Inflation increased in the June quarter off the back of higher rents and petrol prices in line with Reserve Bank (RBNZ) and market expectations.
The Consumer Price Index (CPI) rose to 0.6% from 0.1% in the March quarter. Year-on-year, it increased to 1.7% from 1.5%.
This undershot the 2% mid-point of the RBNZ’s inflation target, supporting its intention to cut the Official Cash Rate (OCR) again to stimulate the economy.
The question remains whether an August cut to 1.25%, as widely anticipated by bank economists, will create enough stimulus, or whether a further cut in November (as picked by ANZ and ASB economists) will be necessary.
Market reaction was muted, with bank economists saying they don't expect the CPI data to move the RBNZ's dial.
Jumping 5.8% in the June quarter, higher petrol prices made the largest individual contribution to inflation.
They contributed 0.25%-points to the 0.6% quarterly increase. Petrol prices are volatile. They were down in the March quarter, and have in recent weeks been lower too.
'Housing and household utilities’ was the group that made the largest contribution to inflation in the June quarter.
This category contributed 0.16%-points to the quarterly figure largely off the back of rents increasing 1.0%.
Rents have not risen this much in a quarter since March 2008.
Wellington was the region that led the charge, with rents up 1.4% in the quarter. While rents only rose 0.6% in Auckland, they were up 1.4% in the rest of the North Island.
It's worth noting Statistics New Zealand used a new method to gather rent data in the June quarter, which may have resulted in slightly higher prices.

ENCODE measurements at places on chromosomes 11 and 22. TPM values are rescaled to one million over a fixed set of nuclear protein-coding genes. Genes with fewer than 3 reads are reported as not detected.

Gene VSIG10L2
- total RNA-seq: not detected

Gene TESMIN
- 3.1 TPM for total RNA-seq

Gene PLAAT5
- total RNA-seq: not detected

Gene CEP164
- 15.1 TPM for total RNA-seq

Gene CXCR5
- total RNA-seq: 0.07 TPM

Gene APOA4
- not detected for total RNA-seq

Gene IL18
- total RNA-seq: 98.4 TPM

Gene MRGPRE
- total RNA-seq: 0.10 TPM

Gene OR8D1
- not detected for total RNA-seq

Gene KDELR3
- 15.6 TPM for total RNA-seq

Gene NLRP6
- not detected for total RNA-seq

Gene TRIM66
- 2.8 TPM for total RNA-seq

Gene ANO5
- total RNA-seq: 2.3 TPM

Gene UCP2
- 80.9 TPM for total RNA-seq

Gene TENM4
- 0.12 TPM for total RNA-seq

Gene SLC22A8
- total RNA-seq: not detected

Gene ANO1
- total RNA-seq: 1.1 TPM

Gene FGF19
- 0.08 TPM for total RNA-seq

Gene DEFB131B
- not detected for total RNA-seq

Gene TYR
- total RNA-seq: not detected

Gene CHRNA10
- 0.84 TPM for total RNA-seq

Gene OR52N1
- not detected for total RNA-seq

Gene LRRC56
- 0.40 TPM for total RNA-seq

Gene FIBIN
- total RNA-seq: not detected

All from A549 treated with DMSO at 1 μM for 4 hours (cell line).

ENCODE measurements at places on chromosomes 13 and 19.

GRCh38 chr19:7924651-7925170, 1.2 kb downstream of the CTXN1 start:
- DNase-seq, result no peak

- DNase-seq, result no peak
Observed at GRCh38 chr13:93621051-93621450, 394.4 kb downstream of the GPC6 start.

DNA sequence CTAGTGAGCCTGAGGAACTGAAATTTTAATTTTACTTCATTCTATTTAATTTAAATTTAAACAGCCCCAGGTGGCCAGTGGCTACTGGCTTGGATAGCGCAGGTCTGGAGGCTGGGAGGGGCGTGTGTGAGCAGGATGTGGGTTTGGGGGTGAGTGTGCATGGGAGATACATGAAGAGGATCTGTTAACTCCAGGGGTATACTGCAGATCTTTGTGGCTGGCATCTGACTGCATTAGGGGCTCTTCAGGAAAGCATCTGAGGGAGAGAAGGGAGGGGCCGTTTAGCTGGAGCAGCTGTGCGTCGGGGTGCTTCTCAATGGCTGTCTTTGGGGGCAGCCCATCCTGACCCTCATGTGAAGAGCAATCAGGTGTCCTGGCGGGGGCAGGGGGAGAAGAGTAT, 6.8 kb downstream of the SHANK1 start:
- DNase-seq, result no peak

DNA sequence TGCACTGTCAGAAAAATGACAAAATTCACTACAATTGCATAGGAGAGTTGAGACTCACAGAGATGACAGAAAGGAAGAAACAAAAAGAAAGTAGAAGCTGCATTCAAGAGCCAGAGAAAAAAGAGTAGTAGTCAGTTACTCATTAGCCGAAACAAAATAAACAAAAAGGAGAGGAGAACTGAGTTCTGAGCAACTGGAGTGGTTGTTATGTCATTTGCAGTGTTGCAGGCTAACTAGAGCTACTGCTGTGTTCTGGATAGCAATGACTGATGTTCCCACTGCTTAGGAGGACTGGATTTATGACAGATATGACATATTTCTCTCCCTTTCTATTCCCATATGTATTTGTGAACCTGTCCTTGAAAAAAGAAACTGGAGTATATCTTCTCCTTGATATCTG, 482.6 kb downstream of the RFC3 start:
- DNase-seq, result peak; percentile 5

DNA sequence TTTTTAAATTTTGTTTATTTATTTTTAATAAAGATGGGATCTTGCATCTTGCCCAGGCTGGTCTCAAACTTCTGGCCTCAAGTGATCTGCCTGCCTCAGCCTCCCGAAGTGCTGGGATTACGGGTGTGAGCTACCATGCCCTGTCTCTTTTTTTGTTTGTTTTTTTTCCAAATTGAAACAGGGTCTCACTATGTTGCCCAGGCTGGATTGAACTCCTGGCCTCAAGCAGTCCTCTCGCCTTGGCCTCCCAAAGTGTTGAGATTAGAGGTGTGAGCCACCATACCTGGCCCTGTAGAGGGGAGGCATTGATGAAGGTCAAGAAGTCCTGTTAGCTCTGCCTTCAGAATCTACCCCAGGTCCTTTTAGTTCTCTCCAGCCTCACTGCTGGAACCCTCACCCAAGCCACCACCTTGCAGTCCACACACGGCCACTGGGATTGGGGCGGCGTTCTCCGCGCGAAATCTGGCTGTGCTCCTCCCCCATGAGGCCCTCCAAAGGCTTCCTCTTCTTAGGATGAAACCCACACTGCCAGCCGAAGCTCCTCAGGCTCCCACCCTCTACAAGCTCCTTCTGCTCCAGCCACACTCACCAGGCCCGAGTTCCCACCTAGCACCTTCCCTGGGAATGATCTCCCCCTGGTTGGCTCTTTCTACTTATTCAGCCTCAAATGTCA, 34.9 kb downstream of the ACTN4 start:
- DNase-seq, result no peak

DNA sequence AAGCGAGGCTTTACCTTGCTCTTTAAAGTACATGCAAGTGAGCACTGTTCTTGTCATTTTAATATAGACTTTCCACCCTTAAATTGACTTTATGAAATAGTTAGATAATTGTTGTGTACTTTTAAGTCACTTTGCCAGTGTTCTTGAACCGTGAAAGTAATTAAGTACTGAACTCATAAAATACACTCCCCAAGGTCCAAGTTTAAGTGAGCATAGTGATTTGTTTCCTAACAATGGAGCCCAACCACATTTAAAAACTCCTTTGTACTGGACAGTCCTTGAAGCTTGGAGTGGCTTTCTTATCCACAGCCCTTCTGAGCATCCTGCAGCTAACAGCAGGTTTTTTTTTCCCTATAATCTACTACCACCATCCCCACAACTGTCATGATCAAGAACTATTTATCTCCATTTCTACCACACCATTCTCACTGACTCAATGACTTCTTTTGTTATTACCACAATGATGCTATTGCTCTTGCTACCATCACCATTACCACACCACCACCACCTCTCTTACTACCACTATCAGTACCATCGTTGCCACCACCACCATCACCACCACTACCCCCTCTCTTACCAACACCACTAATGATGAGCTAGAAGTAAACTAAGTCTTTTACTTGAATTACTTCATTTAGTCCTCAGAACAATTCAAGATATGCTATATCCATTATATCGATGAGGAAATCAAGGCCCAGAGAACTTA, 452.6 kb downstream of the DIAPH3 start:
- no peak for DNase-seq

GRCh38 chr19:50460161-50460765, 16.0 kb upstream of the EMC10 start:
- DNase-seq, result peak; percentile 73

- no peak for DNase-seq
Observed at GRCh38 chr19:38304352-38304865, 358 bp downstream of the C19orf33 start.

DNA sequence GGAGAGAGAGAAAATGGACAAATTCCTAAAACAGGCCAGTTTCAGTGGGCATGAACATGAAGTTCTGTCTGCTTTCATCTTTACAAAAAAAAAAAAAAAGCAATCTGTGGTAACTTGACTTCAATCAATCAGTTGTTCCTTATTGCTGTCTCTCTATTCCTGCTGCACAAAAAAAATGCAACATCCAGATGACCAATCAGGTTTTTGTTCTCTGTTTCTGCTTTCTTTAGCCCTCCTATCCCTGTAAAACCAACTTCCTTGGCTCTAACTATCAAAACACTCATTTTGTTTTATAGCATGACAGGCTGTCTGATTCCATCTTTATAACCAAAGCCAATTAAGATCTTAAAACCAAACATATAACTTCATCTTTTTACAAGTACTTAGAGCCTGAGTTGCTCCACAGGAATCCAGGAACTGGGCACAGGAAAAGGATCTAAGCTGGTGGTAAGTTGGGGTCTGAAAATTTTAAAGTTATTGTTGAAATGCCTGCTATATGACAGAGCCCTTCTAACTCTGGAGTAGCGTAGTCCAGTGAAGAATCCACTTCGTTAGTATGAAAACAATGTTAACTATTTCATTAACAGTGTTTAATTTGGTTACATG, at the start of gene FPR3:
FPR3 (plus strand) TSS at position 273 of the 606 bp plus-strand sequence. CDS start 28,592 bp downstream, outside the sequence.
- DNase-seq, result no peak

The rising rents, petrol, and food prices that drove inflation were partly offset by a seasonal fall in domestic airfares, and a surprisingly large fall in the price of used cars.
Stripping out housing and household utilities from the data, annual CPI was lower than the 1.7% headline figure at 1.2%.
Yet stripping out all extreme price movements, underlying annual inflation was stronger at around 2%.
Non-tradable inflation was soft, up 0.3% in the quarter, while tradable inflation was up 0.9%.
As good as it gets?
Kiwibank economists believed the inflation pick-up seen in the June quarter would be temporary.
They expected the annual figure to fall to 1.3% in the September quarter, noting petrol prices have stabilised and forward-looking indicators of economic growth (like firms’ outlook of the own activity) are likely to cool price increases.
ANZ economists made a similar point, saying the June quarter reading was "as good as it will get for domestic inflation for some time".
“The economic expansion has slowed, the global environment has become a headwind, and peak capacity pressure is behind us," they said.
"Underlying inflationary pressures appear to have stalled below 2% and are set to move lower over the next year as spare capacity feeds into pricing."
ANZ economists stuck to their view the RBNZ would need to cut the OCR in August and then again in November, as they maintained the weak economic growth outlook would have a greater influence over it than stronger June quarter inflation.
ASB economists took a similar position.
"Low readings for core consumer price inflation suggest there is a structural (long-lasting) element to the inflation process, which, combined with slowing global growth is unnerving global central banks that are either cutting policy interest rates or seriously contemplating cuts," they said.
Commenting specifically on the housing component of the data, they said: "The housing group remained an inflationary beacon, but annual inflation fell below 3.0% for the first time in 12 quarters. This was despite a sizeable 1% increase in dwelling rents in the June quarter (2.5% yoy)...
"More moderate increases were evident for construction costs (up 0.7% qoq. 3.5% yoy)."